Night Thrashing and UBE's - - - by Liz Davies (aka "Mom")


Night Thrashing

My first cockatiel went through a period of night-time seizures when he was about a year old.  I’d wake up in the middle of the night to hear him flapping violently and screaming in his cage.  He calmed down after I turned on the light and talked to him, but would clearly be a bit “shaken up”.

It took us a while, but I eventually determined that they occurred mostly when he’d managed to get a bite of something that had sugar in it (I’d been giving him graham crackers).  Once the source of sugar was removed, the night thrashes ceased.

Since then, I never allow my birds to eat any foods with sugar.

There have been other incidents of nighttime disturbances, but only the cockatiels seem to have them, and only once in a while. 

UBE (Unidentified Bird Emergency)

I’d love to know who first coined this term.

You’re sitting in your family room with your bird.  Everyone is relaxed and happy.  And “it” happens.  The bird freaks out, flaps and flies around the room screaming it’s head off.  Then, as suddenly as “it” started, “it” is over.  The bird lands, pants a bit (maybe), but settles back down more or less as before.  You are left wondering what happened.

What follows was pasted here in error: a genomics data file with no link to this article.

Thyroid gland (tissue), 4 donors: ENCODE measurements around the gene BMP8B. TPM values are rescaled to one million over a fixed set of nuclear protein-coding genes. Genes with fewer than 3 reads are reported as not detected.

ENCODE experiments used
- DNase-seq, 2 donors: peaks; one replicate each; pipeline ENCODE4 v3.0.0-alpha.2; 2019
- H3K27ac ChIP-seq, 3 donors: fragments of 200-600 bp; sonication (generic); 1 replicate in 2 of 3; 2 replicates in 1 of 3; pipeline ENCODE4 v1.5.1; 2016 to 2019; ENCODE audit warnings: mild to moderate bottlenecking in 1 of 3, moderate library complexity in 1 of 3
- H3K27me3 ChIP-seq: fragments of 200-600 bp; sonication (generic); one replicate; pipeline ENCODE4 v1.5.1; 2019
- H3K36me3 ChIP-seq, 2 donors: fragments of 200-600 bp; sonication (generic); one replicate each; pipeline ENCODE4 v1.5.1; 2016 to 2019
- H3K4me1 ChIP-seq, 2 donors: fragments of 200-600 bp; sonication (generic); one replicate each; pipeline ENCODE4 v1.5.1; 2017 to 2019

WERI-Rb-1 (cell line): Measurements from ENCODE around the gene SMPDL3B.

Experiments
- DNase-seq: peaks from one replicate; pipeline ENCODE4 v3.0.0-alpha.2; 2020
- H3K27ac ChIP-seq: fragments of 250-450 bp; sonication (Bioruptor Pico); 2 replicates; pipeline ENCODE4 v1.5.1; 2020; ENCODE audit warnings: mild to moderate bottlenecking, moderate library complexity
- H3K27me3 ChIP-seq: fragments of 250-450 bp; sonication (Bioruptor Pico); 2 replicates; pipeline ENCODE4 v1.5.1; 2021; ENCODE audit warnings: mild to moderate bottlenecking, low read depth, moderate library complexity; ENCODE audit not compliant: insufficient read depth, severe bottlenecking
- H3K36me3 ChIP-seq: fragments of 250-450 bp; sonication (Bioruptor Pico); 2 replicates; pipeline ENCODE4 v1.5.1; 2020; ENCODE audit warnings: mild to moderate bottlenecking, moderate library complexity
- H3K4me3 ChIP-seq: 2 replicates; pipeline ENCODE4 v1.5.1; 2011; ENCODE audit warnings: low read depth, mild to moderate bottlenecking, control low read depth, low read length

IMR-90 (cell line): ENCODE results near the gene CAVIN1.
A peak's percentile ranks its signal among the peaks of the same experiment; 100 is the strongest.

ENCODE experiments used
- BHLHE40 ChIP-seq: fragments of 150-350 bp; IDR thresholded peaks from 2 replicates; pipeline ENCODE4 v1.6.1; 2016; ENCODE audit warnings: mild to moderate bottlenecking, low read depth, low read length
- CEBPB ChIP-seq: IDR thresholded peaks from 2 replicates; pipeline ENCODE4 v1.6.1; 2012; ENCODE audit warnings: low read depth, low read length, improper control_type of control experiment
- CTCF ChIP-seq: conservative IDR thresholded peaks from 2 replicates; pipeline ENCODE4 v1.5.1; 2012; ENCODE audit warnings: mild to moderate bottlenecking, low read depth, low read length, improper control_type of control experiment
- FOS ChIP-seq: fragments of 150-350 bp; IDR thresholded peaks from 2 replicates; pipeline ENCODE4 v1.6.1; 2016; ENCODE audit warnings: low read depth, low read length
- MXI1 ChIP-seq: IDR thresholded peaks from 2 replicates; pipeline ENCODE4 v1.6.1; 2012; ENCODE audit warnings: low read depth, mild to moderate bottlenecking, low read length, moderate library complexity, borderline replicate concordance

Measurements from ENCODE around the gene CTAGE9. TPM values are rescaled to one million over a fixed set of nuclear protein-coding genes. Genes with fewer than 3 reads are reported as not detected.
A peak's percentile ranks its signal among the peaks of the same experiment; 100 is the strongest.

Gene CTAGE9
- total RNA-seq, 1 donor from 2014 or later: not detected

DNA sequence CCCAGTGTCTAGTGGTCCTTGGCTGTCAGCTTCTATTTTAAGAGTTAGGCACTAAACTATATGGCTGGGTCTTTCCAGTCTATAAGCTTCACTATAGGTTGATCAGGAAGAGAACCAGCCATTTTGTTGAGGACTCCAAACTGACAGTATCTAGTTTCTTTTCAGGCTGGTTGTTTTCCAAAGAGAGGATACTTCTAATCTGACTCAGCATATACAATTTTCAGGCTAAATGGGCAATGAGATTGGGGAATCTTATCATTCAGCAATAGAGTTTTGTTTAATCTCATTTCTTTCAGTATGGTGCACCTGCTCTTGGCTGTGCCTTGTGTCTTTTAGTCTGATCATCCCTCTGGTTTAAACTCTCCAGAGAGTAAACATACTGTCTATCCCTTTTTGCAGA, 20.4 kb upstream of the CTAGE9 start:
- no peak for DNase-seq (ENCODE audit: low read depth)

It’s even more fun with multiple birds – although I’ve yet to see a UBE in which they all participate – there is almost always one who sits it out and never appears to be disturbed.

There’s a variation of this phenomenon.  It doesn’t have a name as far as I know, but birds are not the only ones who do it.  I’ve known cats to do this:  

You’re sitting with your bird and suddenly it looks up and stares intently at “something” which is hovering just above your head.  This “something” is clearly fascinating, because the bird looks and looks at it.  You’re thinking “there must be a bug on the wall behind me”, but that’s when you notice some of the other birds gazing at “it”, too. 

I will not attempt to offer an explanation.  You are free to come up with your own.